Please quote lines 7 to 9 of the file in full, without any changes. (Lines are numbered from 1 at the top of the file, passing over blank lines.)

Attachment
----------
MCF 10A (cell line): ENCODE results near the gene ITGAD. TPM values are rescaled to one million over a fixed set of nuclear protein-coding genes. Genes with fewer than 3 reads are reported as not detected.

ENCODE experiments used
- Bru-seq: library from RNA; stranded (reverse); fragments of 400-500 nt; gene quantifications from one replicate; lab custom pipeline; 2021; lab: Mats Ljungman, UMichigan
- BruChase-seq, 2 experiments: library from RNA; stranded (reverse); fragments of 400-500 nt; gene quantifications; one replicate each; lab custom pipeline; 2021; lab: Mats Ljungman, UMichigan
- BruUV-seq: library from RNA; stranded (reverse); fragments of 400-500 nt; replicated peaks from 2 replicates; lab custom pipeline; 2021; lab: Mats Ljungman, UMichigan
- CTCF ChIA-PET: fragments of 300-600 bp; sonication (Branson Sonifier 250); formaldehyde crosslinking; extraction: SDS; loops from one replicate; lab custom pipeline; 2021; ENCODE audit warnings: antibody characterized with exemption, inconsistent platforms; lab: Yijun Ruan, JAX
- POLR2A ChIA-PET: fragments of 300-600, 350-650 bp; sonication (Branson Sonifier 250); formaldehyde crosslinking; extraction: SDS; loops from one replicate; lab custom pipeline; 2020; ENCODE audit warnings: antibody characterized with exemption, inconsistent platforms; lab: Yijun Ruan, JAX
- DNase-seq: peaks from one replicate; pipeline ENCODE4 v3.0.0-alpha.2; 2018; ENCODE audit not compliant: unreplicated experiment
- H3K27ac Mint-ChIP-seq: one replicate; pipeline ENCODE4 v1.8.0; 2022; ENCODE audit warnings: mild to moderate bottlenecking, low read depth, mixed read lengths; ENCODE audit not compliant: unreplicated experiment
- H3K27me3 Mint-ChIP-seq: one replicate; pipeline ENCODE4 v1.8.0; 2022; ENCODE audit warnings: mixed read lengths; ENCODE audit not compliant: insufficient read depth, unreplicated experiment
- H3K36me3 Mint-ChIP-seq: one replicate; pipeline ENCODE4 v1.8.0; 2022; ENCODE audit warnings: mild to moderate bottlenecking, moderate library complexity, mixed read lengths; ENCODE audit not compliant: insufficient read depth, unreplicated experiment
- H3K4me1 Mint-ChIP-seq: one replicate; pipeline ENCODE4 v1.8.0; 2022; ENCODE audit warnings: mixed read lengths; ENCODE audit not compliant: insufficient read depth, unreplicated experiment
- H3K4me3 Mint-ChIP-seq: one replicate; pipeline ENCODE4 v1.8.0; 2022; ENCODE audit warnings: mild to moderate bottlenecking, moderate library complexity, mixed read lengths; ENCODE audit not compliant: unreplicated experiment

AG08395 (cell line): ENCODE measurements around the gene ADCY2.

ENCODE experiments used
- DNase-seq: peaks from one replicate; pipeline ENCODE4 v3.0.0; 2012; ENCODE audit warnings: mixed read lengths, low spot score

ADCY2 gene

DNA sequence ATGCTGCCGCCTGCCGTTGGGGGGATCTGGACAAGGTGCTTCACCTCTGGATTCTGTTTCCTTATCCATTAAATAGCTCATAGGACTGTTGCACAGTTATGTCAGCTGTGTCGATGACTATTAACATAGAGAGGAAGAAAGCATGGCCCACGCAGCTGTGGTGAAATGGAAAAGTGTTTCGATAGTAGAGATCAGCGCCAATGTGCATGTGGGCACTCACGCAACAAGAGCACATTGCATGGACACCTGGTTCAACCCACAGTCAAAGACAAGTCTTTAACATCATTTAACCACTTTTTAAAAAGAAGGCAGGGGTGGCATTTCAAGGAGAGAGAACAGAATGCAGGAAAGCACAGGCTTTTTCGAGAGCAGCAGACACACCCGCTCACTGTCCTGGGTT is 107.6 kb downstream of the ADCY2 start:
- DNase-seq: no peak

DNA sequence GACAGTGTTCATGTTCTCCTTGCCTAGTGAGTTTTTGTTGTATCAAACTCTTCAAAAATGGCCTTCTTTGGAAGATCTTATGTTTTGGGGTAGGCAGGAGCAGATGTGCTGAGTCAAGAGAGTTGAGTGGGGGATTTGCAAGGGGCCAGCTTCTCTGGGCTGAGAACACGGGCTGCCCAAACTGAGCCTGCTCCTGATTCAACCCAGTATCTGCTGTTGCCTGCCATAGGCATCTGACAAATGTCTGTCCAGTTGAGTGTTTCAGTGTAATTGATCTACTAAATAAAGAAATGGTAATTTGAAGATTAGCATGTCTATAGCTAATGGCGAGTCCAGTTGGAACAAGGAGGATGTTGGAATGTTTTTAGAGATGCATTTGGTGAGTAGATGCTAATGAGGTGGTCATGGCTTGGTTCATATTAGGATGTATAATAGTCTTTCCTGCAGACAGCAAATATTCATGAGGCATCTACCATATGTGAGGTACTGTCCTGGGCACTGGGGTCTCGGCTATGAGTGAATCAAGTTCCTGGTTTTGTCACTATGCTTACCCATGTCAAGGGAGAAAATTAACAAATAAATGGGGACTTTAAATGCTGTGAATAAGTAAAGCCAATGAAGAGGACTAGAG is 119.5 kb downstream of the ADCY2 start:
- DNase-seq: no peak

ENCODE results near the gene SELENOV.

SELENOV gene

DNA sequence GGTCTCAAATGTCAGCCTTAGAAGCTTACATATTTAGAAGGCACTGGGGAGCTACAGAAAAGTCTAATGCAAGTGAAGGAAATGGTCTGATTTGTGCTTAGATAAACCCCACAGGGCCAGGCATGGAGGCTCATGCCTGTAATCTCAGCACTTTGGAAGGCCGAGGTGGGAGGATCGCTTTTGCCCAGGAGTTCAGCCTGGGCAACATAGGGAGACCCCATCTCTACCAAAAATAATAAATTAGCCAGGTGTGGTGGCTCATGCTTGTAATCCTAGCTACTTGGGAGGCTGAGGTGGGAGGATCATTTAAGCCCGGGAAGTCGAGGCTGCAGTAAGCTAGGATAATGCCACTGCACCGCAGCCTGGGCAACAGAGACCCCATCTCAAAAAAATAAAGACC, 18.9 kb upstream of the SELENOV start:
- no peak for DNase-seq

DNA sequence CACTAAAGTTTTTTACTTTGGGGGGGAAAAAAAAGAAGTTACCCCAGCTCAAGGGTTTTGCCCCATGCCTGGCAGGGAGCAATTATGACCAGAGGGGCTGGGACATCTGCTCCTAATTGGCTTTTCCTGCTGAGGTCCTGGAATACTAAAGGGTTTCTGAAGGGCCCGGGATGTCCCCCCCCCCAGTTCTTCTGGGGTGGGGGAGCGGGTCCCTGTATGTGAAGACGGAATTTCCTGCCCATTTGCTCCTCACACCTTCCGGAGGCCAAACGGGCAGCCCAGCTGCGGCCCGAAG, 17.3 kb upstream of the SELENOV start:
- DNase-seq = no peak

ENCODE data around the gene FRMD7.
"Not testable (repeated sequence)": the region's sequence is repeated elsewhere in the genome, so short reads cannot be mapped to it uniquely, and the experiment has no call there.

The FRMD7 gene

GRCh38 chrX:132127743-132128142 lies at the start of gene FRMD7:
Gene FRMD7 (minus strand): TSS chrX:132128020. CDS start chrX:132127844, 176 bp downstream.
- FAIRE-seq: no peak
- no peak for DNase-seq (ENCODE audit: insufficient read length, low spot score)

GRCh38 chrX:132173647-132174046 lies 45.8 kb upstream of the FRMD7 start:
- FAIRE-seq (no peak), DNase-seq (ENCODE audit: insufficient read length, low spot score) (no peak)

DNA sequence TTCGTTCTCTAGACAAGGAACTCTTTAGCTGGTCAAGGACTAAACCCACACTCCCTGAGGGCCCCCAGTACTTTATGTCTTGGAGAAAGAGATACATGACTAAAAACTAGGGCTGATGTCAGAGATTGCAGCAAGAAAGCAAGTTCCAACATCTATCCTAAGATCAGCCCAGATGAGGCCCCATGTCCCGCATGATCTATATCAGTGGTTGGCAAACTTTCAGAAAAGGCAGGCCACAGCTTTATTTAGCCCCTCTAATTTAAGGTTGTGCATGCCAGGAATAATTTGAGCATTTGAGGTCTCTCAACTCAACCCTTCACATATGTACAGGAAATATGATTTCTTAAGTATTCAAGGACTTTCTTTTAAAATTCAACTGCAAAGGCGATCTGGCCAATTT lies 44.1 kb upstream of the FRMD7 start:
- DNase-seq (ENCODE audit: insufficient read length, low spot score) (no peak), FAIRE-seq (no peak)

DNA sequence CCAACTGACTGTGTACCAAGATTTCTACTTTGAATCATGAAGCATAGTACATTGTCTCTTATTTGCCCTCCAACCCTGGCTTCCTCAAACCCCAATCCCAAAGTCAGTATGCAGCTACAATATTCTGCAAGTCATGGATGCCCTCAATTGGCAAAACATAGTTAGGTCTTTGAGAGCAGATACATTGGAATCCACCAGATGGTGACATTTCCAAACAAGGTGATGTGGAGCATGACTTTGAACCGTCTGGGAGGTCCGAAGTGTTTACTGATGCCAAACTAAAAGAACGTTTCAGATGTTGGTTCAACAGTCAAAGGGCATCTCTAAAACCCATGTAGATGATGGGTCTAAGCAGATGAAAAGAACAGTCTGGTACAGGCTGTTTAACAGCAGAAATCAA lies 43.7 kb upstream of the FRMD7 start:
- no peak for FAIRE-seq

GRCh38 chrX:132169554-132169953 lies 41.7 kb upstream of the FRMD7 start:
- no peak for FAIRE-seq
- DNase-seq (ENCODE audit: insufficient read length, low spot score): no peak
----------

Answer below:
- POLR2A ChIA-PET: fragments of 300-600, 350-650 bp; sonication (Branson Sonifier 250); formaldehyde crosslinking; extraction: SDS; loops from one replicate; lab custom pipeline; 2020; ENCODE audit warnings: antibody characterized with exemption, inconsistent platforms; lab: Yijun Ruan, JAX
- DNase-seq: peaks from one replicate; pipeline ENCODE4 v3.0.0-alpha.2; 2018; ENCODE audit not compliant: unreplicated experiment
- H3K27ac Mint-ChIP-seq: one replicate; pipeline ENCODE4 v1.8.0; 2022; ENCODE audit warnings: mild to moderate bottlenecking, low read depth, mixed read lengths; ENCODE audit not compliant: unreplicated experiment